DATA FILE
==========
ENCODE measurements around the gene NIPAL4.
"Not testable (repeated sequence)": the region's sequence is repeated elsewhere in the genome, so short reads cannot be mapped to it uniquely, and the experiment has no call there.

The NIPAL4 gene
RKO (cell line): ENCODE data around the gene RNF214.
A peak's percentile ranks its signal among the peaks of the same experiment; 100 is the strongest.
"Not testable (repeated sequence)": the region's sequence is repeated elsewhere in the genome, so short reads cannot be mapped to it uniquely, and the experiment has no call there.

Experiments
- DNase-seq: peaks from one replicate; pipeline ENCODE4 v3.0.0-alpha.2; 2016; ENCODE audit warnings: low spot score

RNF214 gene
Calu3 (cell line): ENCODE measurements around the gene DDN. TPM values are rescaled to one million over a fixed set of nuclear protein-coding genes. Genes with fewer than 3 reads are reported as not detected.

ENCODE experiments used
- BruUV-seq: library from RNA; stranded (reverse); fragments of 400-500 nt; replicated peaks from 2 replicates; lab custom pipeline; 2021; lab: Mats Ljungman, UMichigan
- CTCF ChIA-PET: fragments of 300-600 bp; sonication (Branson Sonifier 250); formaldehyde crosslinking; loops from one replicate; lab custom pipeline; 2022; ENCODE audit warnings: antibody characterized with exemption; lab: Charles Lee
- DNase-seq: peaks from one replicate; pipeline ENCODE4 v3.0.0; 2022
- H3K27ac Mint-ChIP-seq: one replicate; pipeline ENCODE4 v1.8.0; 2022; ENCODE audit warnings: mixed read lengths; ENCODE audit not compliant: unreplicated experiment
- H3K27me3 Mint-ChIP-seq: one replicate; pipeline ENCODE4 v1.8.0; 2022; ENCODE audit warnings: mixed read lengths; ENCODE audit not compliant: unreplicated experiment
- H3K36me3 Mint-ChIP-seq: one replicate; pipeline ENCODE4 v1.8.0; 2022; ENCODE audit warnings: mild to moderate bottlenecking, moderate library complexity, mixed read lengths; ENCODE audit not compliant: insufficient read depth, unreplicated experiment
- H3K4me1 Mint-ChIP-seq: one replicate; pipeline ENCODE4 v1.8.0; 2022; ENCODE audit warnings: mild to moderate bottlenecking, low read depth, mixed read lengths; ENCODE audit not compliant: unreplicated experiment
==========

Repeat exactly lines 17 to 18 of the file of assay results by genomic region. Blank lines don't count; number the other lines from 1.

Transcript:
- H3K36me3 Mint-ChIP-seq: one replicate; pipeline ENCODE4 v1.8.0; 2022; ENCODE audit warnings: mild to moderate bottlenecking, moderate library complexity, mixed read lengths; ENCODE audit not compliant: insufficient read depth, unreplicated experiment
- H3K4me1 Mint-ChIP-seq: one replicate; pipeline ENCODE4 v1.8.0; 2022; ENCODE audit warnings: mild to moderate bottlenecking, low read depth, mixed read lengths; ENCODE audit not compliant: unreplicated experiment